“When the Secretary of State for Health says the new mutant COVID virus is out of control, neighbouring countries panic and shut their borders.
But far from being panicked by border closures, threats of food shortages, vaccine supplies getting stuck in the supply chain, or the sight of 20 miles of stationary trucks lining the M20 on the way to the port of Dover, the public has grown blasé and weary of crises.
More serious for construction though, reports of congestion in Felixstowe and Southampton ports in the last few weeks have spilled into the headlines and onto the main news channels. But it’s not a local British difficulty, it’s a global problem that’s getting rapidly worse.
It’s been described as a perfect storm, with a number of causes including a shortage of containers because of unprecedented demand, ships mothballed with their containers and crew, and carriers reluctant to take bookings for the UK because of the congestion at UK ports.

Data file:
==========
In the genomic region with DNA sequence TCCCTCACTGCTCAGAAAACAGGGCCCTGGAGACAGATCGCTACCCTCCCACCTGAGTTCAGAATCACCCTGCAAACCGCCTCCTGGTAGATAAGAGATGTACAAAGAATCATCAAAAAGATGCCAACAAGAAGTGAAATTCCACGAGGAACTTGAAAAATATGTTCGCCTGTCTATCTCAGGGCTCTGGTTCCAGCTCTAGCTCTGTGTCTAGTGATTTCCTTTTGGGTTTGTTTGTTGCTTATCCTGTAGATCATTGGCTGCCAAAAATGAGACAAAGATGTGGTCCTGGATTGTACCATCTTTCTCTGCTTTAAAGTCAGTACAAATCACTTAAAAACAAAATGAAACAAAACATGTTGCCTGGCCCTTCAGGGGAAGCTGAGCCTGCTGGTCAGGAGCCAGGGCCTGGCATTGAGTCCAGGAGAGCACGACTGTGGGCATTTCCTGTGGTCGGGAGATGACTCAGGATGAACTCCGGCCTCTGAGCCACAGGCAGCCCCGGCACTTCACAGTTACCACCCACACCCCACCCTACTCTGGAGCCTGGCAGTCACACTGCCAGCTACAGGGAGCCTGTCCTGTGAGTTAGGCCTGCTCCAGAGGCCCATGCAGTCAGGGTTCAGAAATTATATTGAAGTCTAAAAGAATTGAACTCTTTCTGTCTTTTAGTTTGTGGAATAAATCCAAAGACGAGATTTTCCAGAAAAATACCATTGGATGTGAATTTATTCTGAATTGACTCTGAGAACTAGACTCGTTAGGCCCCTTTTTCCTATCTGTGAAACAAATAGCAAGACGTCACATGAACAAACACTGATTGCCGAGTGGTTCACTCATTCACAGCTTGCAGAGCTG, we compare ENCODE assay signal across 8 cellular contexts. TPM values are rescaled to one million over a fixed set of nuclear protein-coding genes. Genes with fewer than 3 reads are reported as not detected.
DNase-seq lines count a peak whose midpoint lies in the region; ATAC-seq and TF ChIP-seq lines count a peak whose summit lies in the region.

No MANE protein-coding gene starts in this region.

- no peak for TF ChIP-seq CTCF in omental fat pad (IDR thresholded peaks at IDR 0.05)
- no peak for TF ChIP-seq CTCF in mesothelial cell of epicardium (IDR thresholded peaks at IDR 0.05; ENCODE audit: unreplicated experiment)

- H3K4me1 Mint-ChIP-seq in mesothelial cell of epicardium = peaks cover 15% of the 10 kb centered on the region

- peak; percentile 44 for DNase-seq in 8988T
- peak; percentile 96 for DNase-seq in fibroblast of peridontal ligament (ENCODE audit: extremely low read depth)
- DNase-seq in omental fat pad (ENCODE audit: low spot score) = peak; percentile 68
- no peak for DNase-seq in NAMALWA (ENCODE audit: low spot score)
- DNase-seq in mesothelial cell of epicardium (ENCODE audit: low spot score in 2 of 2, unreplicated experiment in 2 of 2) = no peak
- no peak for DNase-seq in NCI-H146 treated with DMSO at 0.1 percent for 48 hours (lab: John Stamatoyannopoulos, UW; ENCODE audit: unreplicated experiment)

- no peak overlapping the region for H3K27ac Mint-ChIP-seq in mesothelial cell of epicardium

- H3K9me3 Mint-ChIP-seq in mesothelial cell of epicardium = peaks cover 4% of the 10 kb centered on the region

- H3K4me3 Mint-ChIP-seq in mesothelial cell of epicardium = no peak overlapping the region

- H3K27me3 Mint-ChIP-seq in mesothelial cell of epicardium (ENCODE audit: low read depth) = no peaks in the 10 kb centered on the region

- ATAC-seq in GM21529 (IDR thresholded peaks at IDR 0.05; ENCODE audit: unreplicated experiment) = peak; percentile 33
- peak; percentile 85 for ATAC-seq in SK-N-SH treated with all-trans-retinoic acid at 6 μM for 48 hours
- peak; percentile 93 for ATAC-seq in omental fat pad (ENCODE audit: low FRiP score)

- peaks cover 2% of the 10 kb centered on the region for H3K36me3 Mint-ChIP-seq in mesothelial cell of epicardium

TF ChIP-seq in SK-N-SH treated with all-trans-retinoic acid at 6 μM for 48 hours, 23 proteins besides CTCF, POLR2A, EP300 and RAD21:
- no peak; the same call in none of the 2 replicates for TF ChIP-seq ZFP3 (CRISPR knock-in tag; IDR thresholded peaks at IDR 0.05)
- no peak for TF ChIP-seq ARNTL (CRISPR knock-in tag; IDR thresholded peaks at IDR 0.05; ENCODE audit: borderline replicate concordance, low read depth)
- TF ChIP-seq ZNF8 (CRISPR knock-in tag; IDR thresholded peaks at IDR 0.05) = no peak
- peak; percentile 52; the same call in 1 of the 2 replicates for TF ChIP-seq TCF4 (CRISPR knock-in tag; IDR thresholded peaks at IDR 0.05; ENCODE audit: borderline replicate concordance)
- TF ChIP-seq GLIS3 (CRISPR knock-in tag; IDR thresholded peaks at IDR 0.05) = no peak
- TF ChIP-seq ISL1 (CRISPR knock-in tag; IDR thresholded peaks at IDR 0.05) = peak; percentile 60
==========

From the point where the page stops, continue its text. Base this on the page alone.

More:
Container ships are waiting at sea or sailing to the next port and calling in on their way back. Some forwarders, anticipating post-Brexit chaos, refused to ship to the UK at all.
So, shipping costs are rising rapidly to eye-watering levels. In the words of one shipper: ‘shipping costs have gone mad.’ In August the container freight rate (for a 40’ High Cube) was $1,675.
By 1st November this had risen 72% to $2,875. As of December 1st it was $7,000. In the period December 15th – 31st rates rose to $9,750, and by 1st January 2021 they had increased to $13,600.
That’s an alarming rise of 548% and around seven times what they were in January 2020. Shipping experts forecast rates of $14,500 or more in February, which can be seen in the above chart.
Steeply rising costs are being reflected in surcharges, and if you haven’t already had them, you will be. Everyone is being hit. But surcharges are temporary and will be rescinded when the crisis is over.
So I urge stockists to stay with their supply partners to ensure continuity of supply and not switch, hoping to avoid temporary surcharges.”
Tel: 01684 853 870
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